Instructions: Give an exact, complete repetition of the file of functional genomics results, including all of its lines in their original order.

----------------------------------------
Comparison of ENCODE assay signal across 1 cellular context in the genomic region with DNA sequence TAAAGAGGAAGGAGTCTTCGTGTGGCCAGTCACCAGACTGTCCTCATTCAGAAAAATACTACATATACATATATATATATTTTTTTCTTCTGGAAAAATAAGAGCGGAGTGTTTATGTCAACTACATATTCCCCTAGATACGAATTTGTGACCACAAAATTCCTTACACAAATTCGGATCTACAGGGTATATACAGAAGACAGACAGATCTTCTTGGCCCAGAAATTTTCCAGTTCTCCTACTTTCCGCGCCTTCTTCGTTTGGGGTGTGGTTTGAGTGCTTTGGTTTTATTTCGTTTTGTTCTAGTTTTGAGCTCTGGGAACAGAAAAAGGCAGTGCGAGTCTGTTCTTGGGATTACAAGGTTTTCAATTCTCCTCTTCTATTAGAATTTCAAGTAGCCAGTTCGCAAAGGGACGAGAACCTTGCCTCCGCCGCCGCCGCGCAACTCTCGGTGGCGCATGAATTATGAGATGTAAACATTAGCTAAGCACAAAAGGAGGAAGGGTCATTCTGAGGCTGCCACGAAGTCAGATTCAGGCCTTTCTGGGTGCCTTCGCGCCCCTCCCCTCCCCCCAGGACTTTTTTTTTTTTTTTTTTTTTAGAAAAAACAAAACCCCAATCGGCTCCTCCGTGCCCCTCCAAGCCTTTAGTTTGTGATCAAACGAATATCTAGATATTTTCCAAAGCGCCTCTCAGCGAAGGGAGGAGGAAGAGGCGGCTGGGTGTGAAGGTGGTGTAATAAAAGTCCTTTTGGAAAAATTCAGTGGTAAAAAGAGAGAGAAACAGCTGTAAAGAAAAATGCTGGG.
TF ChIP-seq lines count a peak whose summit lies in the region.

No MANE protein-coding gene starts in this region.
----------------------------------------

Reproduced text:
Comparison of ENCODE assay signal across 1 cellular context in the genomic region with DNA sequence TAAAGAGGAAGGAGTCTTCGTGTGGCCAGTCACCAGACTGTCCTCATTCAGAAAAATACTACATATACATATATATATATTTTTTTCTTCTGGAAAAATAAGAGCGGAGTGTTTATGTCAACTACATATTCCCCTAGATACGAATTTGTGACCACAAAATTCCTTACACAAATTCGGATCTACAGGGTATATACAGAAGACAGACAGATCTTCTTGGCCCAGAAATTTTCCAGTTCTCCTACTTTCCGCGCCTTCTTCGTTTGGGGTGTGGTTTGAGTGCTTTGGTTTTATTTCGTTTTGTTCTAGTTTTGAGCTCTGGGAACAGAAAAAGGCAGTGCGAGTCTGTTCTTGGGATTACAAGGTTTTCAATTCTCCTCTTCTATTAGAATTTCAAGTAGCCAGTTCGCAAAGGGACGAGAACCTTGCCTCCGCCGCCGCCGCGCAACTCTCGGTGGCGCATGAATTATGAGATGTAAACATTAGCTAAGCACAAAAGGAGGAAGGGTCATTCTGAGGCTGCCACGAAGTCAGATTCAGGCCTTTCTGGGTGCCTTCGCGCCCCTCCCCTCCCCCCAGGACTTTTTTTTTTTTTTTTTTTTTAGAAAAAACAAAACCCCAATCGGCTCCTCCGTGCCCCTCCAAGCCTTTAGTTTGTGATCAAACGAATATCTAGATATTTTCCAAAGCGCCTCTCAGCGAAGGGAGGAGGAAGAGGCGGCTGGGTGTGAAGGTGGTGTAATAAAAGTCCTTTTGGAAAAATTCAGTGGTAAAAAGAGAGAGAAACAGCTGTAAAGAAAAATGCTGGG.
TF ChIP-seq lines count a peak whose summit lies in the region.

No MANE protein-coding gene starts in this region.